Lipsic wants to get tough on aggressive drivers

Following an increase in fatalities and accidents on Slovak roads, interior minister Daniel Lipsic wants to get tougher on drivers and tighten traffic regulations.

Lipsic has called on experts to prepare proposals over the next few weeks in the hope that the Ministry of Interior can then push through legislative changes by this summer. Lipsic wants to target mostly drunk driving, saying that a car becomes a weapon when the driver is under the influence, and so he plans to change this misdemeanour from being an offence to a crime.

Lipsic also plans to provide the police with drug tester kits, like those recently introduced in the Czech Republic. The consumption of certain drugs is now decriminalised in the Czech Republic, but it is illegal to drive a vehicle under the influence.

Another area that the minister wants to focus is to teach learner drivers better driving skills, with the possibility of drivers having to be accompanied by an experienced driver for the first year after receiving their driving license. Similar measures are already in place in 11 EU countries.

Anyone who takes to the road in Slovakia is well aware of the aggressive driving practices of some drivers, and this is another area that the Ministry is hoping to tackle. Reckless or aggressive drivers could now find themselves with a driving ban. What a revolutionary idea!

He also wants to set up more speed traps and give tougher punishments to drivers speeding in residential areas and at pedestrian crossings (zebra crossing in Slovakia are generally ignored by drivers). It might also make sense if the crossing were adequately lit.

As if to show that Lispic means business, the roads in Slovakia today have been swarmed by traffic police, at least in Bratislava. All too often, though, it is the common man that is picked out for mild offences, while the real dangerous drivers seem to get away. Hopefully the new attitude to road safety will change all this.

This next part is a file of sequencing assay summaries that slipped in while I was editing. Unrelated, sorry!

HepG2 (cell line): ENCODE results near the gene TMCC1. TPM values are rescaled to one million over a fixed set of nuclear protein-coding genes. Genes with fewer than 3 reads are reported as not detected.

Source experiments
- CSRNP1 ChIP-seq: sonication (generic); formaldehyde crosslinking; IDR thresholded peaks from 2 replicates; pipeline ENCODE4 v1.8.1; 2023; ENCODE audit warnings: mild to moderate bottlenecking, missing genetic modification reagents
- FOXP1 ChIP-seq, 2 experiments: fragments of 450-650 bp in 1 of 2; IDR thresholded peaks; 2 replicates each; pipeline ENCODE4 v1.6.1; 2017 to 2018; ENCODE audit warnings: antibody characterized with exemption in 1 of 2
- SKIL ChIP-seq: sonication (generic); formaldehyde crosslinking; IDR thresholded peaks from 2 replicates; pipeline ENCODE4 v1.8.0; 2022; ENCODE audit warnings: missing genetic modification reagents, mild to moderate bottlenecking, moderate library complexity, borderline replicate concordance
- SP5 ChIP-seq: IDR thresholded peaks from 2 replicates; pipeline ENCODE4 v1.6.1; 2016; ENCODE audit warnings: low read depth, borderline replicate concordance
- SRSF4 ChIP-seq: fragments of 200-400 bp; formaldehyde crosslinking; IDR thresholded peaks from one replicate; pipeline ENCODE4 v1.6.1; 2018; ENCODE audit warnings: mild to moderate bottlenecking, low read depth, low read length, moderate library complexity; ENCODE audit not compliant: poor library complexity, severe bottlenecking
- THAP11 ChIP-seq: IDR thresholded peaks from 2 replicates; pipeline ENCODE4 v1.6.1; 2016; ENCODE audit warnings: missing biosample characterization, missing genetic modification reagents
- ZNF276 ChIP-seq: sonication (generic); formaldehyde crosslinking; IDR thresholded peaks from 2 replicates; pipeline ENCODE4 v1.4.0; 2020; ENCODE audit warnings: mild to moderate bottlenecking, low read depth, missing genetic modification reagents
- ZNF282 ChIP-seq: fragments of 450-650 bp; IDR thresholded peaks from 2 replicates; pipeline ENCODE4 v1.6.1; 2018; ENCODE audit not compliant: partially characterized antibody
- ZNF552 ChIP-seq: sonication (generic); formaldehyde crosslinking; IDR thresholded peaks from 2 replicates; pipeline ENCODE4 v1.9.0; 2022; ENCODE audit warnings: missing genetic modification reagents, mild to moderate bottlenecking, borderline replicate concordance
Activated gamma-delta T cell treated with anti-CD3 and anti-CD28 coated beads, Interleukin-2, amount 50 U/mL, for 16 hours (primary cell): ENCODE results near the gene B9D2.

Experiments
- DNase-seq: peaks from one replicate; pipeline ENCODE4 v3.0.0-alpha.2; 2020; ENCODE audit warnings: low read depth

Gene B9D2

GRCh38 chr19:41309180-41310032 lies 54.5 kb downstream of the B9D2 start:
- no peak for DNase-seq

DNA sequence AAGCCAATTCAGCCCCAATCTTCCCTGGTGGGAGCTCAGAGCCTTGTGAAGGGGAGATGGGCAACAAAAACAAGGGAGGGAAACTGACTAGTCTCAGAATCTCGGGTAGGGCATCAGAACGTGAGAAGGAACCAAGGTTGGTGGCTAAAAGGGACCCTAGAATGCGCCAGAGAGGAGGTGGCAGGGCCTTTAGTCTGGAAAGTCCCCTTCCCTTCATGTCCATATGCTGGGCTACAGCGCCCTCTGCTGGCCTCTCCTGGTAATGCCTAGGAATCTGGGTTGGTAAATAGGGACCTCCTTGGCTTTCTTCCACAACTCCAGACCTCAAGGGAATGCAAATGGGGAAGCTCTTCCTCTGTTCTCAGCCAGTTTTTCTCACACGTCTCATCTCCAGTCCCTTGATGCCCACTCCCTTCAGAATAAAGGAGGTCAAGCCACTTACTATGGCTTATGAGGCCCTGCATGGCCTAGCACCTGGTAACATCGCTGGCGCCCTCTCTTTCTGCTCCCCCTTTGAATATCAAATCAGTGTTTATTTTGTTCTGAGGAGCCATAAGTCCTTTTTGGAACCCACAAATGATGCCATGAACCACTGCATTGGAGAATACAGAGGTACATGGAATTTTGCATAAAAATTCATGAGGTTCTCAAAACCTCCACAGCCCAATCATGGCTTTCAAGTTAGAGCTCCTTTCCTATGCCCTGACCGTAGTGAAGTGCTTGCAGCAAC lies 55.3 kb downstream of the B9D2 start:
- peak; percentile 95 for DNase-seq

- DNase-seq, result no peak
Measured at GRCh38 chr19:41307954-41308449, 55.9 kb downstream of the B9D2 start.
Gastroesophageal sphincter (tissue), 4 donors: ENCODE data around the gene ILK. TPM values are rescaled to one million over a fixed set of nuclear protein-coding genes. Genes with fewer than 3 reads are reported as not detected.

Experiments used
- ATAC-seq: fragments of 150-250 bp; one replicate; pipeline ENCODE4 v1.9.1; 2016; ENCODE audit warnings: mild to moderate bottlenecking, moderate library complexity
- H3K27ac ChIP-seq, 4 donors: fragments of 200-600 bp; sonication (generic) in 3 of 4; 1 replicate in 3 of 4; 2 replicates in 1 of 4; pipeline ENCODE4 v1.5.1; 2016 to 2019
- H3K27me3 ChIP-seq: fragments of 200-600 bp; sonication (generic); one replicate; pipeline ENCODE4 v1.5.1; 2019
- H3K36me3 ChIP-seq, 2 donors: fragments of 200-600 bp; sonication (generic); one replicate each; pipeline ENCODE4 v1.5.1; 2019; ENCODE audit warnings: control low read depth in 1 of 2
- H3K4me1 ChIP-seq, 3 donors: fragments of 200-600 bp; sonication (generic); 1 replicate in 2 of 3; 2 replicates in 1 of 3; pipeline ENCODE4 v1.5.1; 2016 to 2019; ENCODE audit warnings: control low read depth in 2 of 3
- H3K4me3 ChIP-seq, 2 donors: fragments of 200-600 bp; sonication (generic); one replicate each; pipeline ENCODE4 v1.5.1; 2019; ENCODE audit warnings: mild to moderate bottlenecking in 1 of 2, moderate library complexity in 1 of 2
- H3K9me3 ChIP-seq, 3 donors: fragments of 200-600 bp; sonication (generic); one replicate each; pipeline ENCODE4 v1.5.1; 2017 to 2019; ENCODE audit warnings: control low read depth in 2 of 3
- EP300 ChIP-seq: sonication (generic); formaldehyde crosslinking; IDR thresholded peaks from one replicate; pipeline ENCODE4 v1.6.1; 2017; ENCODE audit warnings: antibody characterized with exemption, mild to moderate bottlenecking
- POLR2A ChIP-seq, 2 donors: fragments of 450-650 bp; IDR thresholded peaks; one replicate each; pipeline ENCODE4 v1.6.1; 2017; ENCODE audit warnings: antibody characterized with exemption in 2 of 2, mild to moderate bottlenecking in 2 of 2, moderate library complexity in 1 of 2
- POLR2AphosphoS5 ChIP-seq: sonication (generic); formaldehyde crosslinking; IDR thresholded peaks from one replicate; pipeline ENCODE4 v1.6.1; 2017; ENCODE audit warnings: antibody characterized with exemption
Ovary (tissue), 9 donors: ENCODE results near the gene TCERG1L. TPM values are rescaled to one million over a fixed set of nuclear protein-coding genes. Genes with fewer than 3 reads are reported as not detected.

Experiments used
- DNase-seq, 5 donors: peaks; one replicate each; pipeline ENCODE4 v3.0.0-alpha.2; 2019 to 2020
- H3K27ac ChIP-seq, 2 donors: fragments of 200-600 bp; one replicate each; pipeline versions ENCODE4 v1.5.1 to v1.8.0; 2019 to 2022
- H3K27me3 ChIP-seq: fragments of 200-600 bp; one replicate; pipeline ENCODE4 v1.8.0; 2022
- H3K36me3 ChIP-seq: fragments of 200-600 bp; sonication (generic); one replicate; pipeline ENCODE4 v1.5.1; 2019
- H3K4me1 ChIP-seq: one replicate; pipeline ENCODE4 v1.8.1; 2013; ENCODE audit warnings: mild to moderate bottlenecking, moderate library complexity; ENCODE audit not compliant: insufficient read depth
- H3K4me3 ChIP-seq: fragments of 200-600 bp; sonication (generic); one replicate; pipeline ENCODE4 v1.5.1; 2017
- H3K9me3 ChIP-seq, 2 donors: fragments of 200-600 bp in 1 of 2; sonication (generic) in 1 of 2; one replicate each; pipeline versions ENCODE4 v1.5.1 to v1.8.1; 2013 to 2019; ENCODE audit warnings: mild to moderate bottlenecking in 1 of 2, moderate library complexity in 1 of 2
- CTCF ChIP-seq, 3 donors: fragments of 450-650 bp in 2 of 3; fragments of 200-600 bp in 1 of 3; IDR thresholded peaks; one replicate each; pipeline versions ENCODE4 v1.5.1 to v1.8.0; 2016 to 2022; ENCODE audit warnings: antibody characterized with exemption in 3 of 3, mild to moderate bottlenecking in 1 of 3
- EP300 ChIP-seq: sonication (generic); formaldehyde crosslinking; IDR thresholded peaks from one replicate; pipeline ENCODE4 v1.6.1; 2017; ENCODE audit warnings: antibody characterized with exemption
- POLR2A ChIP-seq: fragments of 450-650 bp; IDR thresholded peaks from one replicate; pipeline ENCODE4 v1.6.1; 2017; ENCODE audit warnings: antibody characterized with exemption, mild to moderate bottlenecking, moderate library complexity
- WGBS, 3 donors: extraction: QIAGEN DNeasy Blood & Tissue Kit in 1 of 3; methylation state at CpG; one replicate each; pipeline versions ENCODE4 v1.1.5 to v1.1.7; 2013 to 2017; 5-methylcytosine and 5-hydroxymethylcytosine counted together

1. Nicely said Mike. I agree entirely. They put the shock adverts on TV in the Czech Republic and elsewhere in the EU, but in Slovakia they refused to show them. Surprising considering TV channels show trailers for vampire films and other bloody scenes during the day where little children (like mine) can see them and then have nightmares (like mine), while they won’t show the hard reality of idiotic behaviour of drivers who think they are immortal and that their cars can defy the laws of physics.

  2. This subject is a real issue in Slovakia, the lack of respect for pedestrians and other drivers leaves me naucious. Curtious and safe driving practices with good road discipline is hard to find wherever you go at what ever time of the day. It does not help that the police can be just as bad on the road and do tend to negotiate the levels of penalties they issue to offenders. If these proposed measures bring down the ridiculous death toll, then I welcome them; however if the police don’t enforce the laws properly and if the government does not invest in educating the population via the public broadcasting of ‘shock tactic adverts’ to demonise the idiots out there, then I doubt anything will change fast!

  3. Maybe a bit severe Badger, but sure it would act as a deterrent if you were standing there like big Arnold. I got fined doing 70 kph today taking my son to school on an uninhabited stretch of road, but I will be watching for the police and you next time, just in case…

  4. Tool up the pedestrians. You speed up when I’m on the zebra with my kid, or you drive at me down the pavement, I unload both clips into your vehicle, soon solve the problem.

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